“When I retired, I was the longest-serving member of the central in the state,” said Bob, who will be heading to the Connecticut Republican Party state convention this weekend, when he will be a parliamentarian.

“I truly believe that being politically active is a matter of public service,” he said on May 3. “I really mean it. Being involved in the political process is what government and civic responsibility is all about.

However, the Halls will put their political hats aside for Labor Day this year. It will not work with the local RTC and she will not distribute water to walkers.

They will, however, have one of the best seats in town when they are joined by their hand-picked judges to take their place of honor on the judges’ stand on Queen Street.

He’ll have a great view of the Shriners, who he likes to race around in their little vehicles, he said.

She can monitor “everything about kids and tractors, which I love.”

In turn, marchers and other parade participants will have the opportunity to look up to the grandstand and salute two individuals who have lived in and served Newtown for decades.

Volunteers wanted

Melissa Kopcik reminds residents that there are many ways to participate in the Newtown Labor Day Parade.

Marchers, bands, performers, vendors, etc., will all be needed on Sept. 5, the head of the parade committee said. There are several planning and behind-the-scenes roles that also need to be fulfilled.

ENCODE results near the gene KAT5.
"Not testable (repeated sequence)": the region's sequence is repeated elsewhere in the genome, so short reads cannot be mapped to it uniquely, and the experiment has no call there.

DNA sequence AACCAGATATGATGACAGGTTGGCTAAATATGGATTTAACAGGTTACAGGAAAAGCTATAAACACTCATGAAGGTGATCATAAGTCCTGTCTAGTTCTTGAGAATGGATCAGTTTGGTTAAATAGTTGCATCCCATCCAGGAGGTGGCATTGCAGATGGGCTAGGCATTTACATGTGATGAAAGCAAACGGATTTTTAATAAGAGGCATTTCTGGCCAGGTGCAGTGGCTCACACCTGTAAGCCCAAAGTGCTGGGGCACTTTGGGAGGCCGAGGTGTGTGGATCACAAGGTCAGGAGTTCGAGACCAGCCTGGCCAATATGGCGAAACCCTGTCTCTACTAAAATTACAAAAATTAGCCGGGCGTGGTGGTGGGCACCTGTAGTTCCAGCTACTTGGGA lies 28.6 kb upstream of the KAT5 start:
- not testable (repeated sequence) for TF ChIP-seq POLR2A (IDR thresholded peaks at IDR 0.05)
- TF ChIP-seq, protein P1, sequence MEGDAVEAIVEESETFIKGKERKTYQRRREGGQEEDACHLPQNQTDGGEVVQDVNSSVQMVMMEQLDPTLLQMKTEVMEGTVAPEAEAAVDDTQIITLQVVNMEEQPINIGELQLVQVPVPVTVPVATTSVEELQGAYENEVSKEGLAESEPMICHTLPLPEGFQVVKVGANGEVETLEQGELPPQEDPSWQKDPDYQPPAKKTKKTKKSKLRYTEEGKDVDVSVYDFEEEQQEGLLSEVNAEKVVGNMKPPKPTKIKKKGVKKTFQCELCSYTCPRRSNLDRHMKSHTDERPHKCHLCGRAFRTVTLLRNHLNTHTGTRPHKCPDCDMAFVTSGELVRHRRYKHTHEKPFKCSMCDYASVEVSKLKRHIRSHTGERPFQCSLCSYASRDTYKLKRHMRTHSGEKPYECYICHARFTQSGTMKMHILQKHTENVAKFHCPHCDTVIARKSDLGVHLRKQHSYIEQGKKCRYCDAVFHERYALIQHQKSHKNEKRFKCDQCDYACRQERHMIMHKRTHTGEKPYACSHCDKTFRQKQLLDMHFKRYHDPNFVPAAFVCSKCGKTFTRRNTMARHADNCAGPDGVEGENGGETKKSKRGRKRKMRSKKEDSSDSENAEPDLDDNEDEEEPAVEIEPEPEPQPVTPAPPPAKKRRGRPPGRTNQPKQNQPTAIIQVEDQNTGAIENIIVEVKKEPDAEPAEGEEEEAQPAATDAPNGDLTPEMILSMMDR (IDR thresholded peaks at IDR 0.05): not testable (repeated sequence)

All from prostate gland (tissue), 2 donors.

“We’re ready to hear from attendees, volunteers and potential sponsors,” Kopcik said. “We have a strong committee so far, which is super exciting.”

The next Parade Committee meeting will be on Wednesday May 25th at Newtown Savings Bank, 39 Main Street.

Anyone wishing to learn more or join the committee is welcome. Kopcik asks those planning to attend to contact first.

“Due to space restrictions, we would just like a warning,” she said.

Kopcik can be reached at 203-994-6435.

Anyone seeking additional information on Parade participation and/or sponsorship is encouraged to visit NewtownCTLaborDayParade.org.


Managing Editor Shannon Hicks can be reached at shannon@thebee.com.

Margot and Bob Hall have been asked to serve as grand marshals when the Newtown Labor Day Parade returns for its 60th outing later this year. —Bee Photo, Hicks

The Halls share a laugh before heading to the Bee Publishing Company office on May 2, when they discussed their love for the town’s end-of-summer party, their family, their career and their volunteerism, and his love of politics. —Bee Photo, Hicks